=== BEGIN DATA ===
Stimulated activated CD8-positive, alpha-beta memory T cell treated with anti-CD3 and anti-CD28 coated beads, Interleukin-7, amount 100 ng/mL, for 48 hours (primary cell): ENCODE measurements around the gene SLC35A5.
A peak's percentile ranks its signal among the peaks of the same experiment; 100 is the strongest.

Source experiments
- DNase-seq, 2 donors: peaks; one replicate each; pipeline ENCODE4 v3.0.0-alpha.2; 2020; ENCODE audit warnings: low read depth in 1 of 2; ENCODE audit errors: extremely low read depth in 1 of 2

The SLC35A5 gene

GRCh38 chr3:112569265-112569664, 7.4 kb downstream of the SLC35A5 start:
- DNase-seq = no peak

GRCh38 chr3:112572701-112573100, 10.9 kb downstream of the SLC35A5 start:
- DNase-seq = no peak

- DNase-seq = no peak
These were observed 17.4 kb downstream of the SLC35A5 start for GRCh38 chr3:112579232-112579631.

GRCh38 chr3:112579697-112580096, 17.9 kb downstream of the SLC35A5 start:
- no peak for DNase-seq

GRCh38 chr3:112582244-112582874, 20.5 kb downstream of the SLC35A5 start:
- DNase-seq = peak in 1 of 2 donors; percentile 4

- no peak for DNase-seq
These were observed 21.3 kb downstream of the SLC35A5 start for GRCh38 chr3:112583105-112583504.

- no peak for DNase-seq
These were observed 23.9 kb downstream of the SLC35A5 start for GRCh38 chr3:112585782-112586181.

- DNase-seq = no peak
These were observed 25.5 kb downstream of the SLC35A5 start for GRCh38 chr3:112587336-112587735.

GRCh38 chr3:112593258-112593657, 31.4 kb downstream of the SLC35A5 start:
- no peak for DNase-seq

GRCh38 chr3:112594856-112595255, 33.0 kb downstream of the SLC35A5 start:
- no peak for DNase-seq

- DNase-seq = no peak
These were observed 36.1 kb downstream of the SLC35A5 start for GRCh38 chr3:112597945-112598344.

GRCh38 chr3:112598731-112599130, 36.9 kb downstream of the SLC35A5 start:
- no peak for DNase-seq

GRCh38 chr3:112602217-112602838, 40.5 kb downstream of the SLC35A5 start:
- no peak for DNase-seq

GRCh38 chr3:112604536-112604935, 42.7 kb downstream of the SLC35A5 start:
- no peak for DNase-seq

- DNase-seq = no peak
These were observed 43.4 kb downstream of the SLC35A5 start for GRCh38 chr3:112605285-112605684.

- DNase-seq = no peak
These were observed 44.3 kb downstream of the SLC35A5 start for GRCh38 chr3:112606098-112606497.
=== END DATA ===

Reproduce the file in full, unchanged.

Stimulated activated CD8-positive, alpha-beta memory T cell treated with anti-CD3 and anti-CD28 coated beads, Interleukin-7, amount 100 ng/mL, for 48 hours (primary cell): ENCODE measurements around the gene SLC35A5.
A peak's percentile ranks its signal among the peaks of the same experiment; 100 is the strongest.

Source experiments
- DNase-seq, 2 donors: peaks; one replicate each; pipeline ENCODE4 v3.0.0-alpha.2; 2020; ENCODE audit warnings: low read depth in 1 of 2; ENCODE audit errors: extremely low read depth in 1 of 2

The SLC35A5 gene

GRCh38 chr3:112569265-112569664, 7.4 kb downstream of the SLC35A5 start:
- DNase-seq = no peak

GRCh38 chr3:112572701-112573100, 10.9 kb downstream of the SLC35A5 start:
- DNase-seq = no peak

- DNase-seq = no peak
These were observed 17.4 kb downstream of the SLC35A5 start for GRCh38 chr3:112579232-112579631.

GRCh38 chr3:112579697-112580096, 17.9 kb downstream of the SLC35A5 start:
- no peak for DNase-seq

GRCh38 chr3:112582244-112582874, 20.5 kb downstream of the SLC35A5 start:
- DNase-seq = peak in 1 of 2 donors; percentile 4

- no peak for DNase-seq
These were observed 21.3 kb downstream of the SLC35A5 start for GRCh38 chr3:112583105-112583504.

- no peak for DNase-seq
These were observed 23.9 kb downstream of the SLC35A5 start for GRCh38 chr3:112585782-112586181.

- DNase-seq = no peak
These were observed 25.5 kb downstream of the SLC35A5 start for GRCh38 chr3:112587336-112587735.

GRCh38 chr3:112593258-112593657, 31.4 kb downstream of the SLC35A5 start:
- no peak for DNase-seq

GRCh38 chr3:112594856-112595255, 33.0 kb downstream of the SLC35A5 start:
- no peak for DNase-seq

- DNase-seq = no peak
These were observed 36.1 kb downstream of the SLC35A5 start for GRCh38 chr3:112597945-112598344.

GRCh38 chr3:112598731-112599130, 36.9 kb downstream of the SLC35A5 start:
- no peak for DNase-seq

GRCh38 chr3:112602217-112602838, 40.5 kb downstream of the SLC35A5 start:
- no peak for DNase-seq

GRCh38 chr3:112604536-112604935, 42.7 kb downstream of the SLC35A5 start:
- no peak for DNase-seq

- DNase-seq = no peak
These were observed 43.4 kb downstream of the SLC35A5 start for GRCh38 chr3:112605285-112605684.

- DNase-seq = no peak
These were observed 44.3 kb downstream of the SLC35A5 start for GRCh38 chr3:112606098-112606497.